Syntax for rm command

  • Posted: 12 November 2011 11:27 AM

    Hello Gabbers!

    I am struggling to formulate the right syntax with rm.

    - I have a folder called Archives, which contains 50 or so folders that are named by date (e.g. /Nov1, /Nov2, /Nov3, ...).
    - Within each of those folders are several folders, named /Folder1 and /Folder2

    Here’s what I want to do:

    I want rm to recursively search through /Archives and all subfolders and remove all instances of /Folder1 and /Folder2

    I tried this but it wasn’t a pretty outcome:

    sudo rm -r /Volumes/SSDclone/Archives Folder*

    Where did I go wrong?


  • Avatar

    Posted: 15 November 2011 03:09 PM #1

    Quick answer:

          sudo rm -r /Volumes/SSDclone/Archives/*/Folder[12]

    The first problem is that if you have a space in a pathname on the command line, it needs to be escaped. The problem is that if you just put the whole thing in quotes, it will also escape the *, which shouldn’t be escaped.

    The other problem is that you aren’t mentioning the subfolder of Archives.

    Turns out that because you don’t have any spaces in your folder names, you don’t need to worry about escaping any. The * matches all the Nov1, Nov2, etc, folders, and the [12] will match either the character 1 or 2 (therefore, Folder1 or Folder2). So this will match all Folder1’s and Folder2’s inside any folder inside /Volumes/SSDclone/Archives/

    What do you do if the volume is “SSD clone” instead of “SSDclone”

    Easy answer: cd there and sudo rm -r Archives/*/Folder[12]

    Other answer:

    sudo rm -r /Volumes/SSD\ clone/Archives/*/Folder[12]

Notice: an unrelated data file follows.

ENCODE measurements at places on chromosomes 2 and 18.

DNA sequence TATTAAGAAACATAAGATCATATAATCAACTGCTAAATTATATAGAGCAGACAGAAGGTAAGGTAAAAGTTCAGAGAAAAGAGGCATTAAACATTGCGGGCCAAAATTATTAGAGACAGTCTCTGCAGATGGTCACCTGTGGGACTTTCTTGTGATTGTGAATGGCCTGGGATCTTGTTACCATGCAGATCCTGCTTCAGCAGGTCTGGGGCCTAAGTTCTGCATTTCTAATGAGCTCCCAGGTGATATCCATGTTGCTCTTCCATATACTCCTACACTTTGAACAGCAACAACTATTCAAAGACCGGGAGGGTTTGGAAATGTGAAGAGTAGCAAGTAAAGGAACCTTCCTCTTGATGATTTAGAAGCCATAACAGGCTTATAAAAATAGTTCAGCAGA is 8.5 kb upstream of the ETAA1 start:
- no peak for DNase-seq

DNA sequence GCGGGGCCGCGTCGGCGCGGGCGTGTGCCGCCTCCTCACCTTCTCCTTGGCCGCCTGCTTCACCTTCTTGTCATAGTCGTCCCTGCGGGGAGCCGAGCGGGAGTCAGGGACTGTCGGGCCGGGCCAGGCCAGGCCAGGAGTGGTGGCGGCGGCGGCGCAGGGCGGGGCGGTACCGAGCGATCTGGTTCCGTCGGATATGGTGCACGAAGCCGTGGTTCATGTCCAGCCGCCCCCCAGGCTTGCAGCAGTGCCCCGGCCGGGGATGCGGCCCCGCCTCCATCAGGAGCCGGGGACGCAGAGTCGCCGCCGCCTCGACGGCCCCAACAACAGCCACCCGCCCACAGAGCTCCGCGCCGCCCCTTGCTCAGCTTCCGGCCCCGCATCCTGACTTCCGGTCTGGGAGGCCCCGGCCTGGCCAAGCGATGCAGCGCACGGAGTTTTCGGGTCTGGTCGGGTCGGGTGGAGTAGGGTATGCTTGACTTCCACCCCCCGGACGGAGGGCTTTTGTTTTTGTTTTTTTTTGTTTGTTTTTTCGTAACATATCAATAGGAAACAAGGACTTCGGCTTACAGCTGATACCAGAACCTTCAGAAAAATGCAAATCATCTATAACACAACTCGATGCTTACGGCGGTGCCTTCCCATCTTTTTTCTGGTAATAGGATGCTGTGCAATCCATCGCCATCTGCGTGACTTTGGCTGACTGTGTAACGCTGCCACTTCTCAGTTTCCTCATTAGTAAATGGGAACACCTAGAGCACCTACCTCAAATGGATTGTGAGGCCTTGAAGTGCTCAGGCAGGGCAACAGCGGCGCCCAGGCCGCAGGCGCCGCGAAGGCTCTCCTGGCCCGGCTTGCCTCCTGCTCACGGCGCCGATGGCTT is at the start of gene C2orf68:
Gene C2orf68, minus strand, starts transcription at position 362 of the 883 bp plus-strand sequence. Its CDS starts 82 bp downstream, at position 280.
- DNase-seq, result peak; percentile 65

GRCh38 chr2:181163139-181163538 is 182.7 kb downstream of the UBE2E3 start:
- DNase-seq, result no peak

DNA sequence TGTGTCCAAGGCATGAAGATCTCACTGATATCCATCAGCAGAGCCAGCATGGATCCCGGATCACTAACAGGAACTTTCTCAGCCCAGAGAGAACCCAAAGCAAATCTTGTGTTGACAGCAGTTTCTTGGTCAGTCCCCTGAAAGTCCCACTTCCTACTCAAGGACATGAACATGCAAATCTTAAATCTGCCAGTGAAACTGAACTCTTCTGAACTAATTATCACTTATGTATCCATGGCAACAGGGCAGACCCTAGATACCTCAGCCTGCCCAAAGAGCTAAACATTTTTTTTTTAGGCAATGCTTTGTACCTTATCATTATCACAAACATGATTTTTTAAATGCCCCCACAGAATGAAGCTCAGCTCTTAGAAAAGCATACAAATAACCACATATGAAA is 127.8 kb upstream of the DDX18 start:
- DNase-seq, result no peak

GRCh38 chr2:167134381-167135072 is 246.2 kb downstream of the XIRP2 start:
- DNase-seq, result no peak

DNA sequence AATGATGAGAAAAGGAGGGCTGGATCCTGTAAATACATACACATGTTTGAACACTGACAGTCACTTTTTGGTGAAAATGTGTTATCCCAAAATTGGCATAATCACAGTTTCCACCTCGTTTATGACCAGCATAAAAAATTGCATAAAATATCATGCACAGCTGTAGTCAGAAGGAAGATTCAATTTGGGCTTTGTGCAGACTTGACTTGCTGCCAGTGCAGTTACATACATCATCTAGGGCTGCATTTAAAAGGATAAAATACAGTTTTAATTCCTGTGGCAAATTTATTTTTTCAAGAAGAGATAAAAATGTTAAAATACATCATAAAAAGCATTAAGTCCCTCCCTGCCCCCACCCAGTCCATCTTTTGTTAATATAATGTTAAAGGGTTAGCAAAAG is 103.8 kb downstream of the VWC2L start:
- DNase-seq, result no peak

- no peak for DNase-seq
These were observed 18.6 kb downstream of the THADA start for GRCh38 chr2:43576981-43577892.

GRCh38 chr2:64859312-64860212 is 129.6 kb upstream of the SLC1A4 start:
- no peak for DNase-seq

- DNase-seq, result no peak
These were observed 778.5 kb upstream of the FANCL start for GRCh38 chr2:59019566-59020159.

The \ before the space escapes it, so it doesn’t tread “/Volumes/SSD” as one item to be removed (that would be bad if that actually existed!) and “clone/Archives/*/Folder[12]” as the other.

    Things getting dicier:

    What if instead of simple folders like Nov1 and Nov2, you had Folder1 both at that level, or lower?

    Best approach there is to use find. And at that point, I would cd into the top directory where you might find these:

    cd /Volumes/SSDclone/Archives
    sudo find . -type d -a -name “Folder[12]” -print0 | xargs -0 rm -r

    Here you are putting Folder[12] in quotes. Why? Because otherwise it would try to find Folder1 or Folder2 in Archives, and, not finding it, give up (although bash might not). By putting it in quotes, you let find worry about the [12] (which it’s perfectly capable of doing).

    So what will find do? It will look through Archives (the current directory you’re in, or ‘.’) for entry that is both a directory (-type d) AND (-a) whose name matches the wildcard Folder[12]. Any that match get print0’d.

    What does print0 do? It prints the name of the directory on the standard output (to be picked up by the pipe (|), but all names are separated by an ASCII NULL character. Since the NULL character can not be in any file, you are guaranteed that it if you only look for paths separated by NULL, you’ll find all the paths.

    That is then piped into xargs. xargs takes it’s input and runs it’s argument command on each entry in it’s input. If you give xargs the -0 flag then it separates it’s input by ASCII NULL characters (that you gave it with the print0 in find). So xargs will do rm -r   for all the paths that find matches.

    In theory, the print0 / -0 isn’t always necessary, but since it’s available, I always use it.

  • Posted: 18 November 2011 05:42 PM #2

    Thanks for the really useful and detailed post!

  • Posted: 25 April 2012 08:00 PM #3

    Be careful with rm -r.  A guy I know once did this:

    rm -r * .bak

    When he meant:

    rm -r *.bak

    Of course Unix ignored everything after the *, and it deleted EVERYTHING.